In yesterday’s State of the State address, New York Gov. Eliot Spitzer asked for “a Constitutional amendment that incorporates Judge Kaye’s recommendations to consolidate and integrate our balkanized courts.”
Perhaps the happiest person to hear that (aside from a multitude of practitioners), was Chief Judge Judith Kaye. At her own State of the Judiciary speech for 2006, she described the frustrations involved with fixing New York’s arachaic court structure, and the decades long struggle to do so:
Since 1993 I have urged simplifying the archaic structure of New York’s courts, by far the most complex in America. Supreme Court and Family Court, Surrogate’s Court and the Court of Claims, superior criminal courts and local criminal courts — time and time again, whether the issue is matrimonials, or indigent defense, or simple efficiency, we have seen that jurisdictional barriers among New York’s trial courts fragment related cases, risk inconsistent judgments, discourage effective outcomes, encourage costly litigation, and confuse litigants and lawyers. We have had some notable operational successes, such as the Integrated Domestic Violence Courts and the Bronx Criminal Division. Despite these heroic efforts to work around the problems, however, there is no escaping the conclusion that our court structure is in need of repair.
I am discouraged, but not deterred, by the fact that my perennial call for this reform remains unheeded. Indeed, 2006 marks a full century since Dean Roscoe Pound’s historic speech to the American Bar Association, calling for states to unify their trial courts for the sake of efficiency and substantive justice. Over the last century, other states have heeded that call. In 1962, New York took the modest step of merging and unifying some of its courts, principally in New York City. But eleven trial courts is still a far cry from what Dean Pound envisioned when he urged unification, and a far cry from what Chief Judge Charles Breitel urged in 1974 when he joined that call.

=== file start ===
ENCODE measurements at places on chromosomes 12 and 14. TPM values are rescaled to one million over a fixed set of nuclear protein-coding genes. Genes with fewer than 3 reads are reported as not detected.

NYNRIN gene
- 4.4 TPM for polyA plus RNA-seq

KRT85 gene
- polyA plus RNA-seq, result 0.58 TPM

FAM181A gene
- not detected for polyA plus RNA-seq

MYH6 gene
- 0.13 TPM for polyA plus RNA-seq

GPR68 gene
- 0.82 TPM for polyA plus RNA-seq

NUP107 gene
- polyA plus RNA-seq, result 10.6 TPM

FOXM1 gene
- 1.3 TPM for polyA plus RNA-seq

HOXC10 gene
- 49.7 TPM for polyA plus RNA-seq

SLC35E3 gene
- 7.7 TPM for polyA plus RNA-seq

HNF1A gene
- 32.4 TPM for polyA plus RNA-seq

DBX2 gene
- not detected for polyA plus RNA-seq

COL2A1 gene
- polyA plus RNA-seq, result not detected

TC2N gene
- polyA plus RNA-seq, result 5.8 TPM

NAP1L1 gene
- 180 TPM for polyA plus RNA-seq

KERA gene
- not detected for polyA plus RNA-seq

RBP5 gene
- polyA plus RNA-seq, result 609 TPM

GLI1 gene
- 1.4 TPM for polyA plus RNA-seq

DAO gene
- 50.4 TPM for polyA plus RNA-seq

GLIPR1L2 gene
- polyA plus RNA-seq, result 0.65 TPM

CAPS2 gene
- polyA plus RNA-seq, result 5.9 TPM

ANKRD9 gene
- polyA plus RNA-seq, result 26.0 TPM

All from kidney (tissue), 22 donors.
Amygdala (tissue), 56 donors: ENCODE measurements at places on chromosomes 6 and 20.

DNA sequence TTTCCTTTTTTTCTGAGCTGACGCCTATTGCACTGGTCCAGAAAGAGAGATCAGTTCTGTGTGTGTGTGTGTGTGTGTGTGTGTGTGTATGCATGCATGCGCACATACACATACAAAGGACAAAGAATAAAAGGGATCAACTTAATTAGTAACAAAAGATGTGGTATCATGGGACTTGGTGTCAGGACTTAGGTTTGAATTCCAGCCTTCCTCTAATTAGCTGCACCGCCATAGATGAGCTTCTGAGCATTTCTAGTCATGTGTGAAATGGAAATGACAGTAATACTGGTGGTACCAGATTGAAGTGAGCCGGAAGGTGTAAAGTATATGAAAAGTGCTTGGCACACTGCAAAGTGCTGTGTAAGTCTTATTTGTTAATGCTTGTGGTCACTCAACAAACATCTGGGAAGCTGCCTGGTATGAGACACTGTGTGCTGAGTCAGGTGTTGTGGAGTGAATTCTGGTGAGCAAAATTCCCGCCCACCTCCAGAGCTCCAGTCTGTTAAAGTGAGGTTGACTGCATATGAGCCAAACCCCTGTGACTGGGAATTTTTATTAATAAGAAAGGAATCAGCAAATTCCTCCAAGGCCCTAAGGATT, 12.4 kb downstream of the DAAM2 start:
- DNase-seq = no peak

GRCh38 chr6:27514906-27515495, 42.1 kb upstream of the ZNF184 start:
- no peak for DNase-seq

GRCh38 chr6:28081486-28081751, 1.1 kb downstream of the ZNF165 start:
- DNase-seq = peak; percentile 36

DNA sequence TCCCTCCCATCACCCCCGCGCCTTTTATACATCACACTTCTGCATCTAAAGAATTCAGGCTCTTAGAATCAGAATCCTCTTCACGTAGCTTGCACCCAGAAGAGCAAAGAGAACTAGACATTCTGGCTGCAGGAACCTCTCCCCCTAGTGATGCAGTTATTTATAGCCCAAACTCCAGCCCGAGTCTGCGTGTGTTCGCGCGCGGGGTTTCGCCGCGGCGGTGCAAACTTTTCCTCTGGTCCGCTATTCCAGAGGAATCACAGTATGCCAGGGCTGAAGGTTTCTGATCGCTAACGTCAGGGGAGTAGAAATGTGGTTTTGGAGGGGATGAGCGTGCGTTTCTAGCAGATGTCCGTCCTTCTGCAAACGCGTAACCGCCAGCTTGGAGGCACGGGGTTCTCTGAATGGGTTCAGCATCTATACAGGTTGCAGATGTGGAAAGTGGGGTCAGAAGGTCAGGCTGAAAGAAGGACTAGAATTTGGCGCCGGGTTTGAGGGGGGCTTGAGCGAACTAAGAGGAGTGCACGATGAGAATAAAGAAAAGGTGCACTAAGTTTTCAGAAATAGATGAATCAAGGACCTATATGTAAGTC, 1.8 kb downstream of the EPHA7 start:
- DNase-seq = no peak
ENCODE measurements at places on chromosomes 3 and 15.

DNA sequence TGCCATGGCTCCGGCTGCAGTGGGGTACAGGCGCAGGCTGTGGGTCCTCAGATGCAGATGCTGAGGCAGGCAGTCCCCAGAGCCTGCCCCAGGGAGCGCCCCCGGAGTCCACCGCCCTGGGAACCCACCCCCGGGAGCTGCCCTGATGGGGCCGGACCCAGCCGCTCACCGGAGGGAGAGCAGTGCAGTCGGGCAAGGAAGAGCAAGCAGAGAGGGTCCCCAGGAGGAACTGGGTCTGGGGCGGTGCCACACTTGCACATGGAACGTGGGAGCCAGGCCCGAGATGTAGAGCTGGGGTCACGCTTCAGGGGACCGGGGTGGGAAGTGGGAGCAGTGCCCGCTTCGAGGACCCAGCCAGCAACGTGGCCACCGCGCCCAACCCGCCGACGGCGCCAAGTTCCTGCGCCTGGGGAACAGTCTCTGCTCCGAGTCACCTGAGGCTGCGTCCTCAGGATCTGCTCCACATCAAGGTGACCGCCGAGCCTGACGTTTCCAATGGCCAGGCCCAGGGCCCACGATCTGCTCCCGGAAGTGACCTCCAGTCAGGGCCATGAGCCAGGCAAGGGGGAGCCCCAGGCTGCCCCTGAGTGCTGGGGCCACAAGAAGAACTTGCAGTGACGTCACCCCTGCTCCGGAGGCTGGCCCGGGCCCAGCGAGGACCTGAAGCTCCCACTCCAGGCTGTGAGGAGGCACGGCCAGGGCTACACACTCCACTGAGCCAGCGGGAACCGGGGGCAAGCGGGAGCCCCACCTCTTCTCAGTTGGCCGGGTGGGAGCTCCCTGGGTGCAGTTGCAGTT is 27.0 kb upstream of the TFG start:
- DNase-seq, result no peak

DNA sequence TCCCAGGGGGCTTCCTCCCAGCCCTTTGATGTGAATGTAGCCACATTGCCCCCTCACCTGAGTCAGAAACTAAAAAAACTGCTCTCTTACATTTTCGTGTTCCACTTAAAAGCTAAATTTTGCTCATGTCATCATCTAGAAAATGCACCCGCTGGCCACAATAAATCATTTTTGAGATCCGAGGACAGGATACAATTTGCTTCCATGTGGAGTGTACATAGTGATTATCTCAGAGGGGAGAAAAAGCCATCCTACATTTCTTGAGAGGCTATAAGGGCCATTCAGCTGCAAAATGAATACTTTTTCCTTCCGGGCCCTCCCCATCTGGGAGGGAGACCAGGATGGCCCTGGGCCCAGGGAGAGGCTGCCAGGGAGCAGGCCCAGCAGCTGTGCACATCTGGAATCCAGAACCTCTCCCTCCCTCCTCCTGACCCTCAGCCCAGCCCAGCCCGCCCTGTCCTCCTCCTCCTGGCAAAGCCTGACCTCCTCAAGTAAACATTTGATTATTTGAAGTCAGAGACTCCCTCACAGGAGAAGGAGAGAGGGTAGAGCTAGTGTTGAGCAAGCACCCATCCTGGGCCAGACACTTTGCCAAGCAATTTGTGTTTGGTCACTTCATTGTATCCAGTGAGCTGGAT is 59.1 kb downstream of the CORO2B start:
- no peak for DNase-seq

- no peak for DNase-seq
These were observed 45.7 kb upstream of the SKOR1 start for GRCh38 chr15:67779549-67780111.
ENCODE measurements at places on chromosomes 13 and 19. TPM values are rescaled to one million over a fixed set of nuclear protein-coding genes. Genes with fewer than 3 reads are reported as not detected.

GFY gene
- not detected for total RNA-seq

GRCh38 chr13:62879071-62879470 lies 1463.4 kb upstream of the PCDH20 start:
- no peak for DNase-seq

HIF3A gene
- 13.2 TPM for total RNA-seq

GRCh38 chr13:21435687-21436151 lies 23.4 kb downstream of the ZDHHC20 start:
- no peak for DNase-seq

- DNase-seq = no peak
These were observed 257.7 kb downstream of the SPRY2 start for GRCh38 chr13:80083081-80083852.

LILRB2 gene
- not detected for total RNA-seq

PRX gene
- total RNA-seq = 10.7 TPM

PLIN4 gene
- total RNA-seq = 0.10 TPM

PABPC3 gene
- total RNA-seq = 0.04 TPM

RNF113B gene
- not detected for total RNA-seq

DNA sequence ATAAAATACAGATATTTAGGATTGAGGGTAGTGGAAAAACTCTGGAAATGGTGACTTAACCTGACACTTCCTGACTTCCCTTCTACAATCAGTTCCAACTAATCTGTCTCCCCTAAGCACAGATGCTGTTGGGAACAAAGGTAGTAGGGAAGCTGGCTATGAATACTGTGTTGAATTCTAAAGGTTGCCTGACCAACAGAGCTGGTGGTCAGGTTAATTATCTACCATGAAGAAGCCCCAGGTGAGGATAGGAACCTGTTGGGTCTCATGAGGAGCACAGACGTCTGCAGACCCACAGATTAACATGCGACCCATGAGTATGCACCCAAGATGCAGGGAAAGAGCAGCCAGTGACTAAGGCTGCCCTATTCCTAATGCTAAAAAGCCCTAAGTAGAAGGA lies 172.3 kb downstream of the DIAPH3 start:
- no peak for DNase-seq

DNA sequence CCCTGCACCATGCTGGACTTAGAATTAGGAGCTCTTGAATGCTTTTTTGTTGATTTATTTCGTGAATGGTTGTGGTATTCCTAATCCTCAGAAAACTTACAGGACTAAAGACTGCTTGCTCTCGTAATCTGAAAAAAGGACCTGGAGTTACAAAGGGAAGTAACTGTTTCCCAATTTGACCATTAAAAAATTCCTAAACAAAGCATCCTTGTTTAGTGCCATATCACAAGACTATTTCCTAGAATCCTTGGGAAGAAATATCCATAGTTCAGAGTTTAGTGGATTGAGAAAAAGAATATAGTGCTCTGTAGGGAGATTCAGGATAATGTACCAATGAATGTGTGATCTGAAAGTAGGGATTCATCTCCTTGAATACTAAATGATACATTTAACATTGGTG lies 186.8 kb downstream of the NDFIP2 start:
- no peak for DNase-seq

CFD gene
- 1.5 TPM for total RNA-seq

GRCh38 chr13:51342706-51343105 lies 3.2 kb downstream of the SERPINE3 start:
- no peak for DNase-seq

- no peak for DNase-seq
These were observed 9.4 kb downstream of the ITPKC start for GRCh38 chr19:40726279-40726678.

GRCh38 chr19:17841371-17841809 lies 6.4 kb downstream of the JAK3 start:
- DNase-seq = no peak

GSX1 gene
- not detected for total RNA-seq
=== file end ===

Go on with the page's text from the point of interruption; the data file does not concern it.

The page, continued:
Ensuring accountability, better protecting crime victims, reducing recidivism, reducing costs, making our courts more efficient, accessible and understandable — I have come to see more than ever before that without change in court structure, these benefits will continue to elude our State. Given the frustrations we’ve experienced in getting court reform off the ground, I’m convinced that it’s time for a new approach. I wondered: how did they do it back in 1962? That effort, as I learned, was actually inspired by the work of a commission set up in the mid-1950s, chaired by New York attorney Harrison Tweed, that studied the need for structural court reform and modernization of New York’s procedural codes.
Recognizing the success of the Tweed Commission, and the successes we have had in the last decade with our commissions, I will be forming a Special Commission on the Future of the New York State Courts to pick up where the Tweed Commission left off. Harnessing the expertise of the most respected lawyers, jurists and community leaders, this Commission will assess, candidly and without reservation, the effectiveness of our current structure, the need for reform, and whether our procedural codes — all of them now thirty or more years old –need streamlining as well.
The Commission will be asked to look at systems across the nation for ideas, and to propose a court structure that is free of barriers that force the unnecessary fragmentation of courts and cases, that is user-friendly, has the benefits of both specialization and simplicity and that is accessible to all New Yorkers; and to suggest procedures that complement such a streamlined system. That is a mighty task I know, but truly an important one for the future of our courts and justice system.
Will Gov. Spitzer, with the help of Judge Kaye, be able to marshall the forces for long needed change? Stay tuned…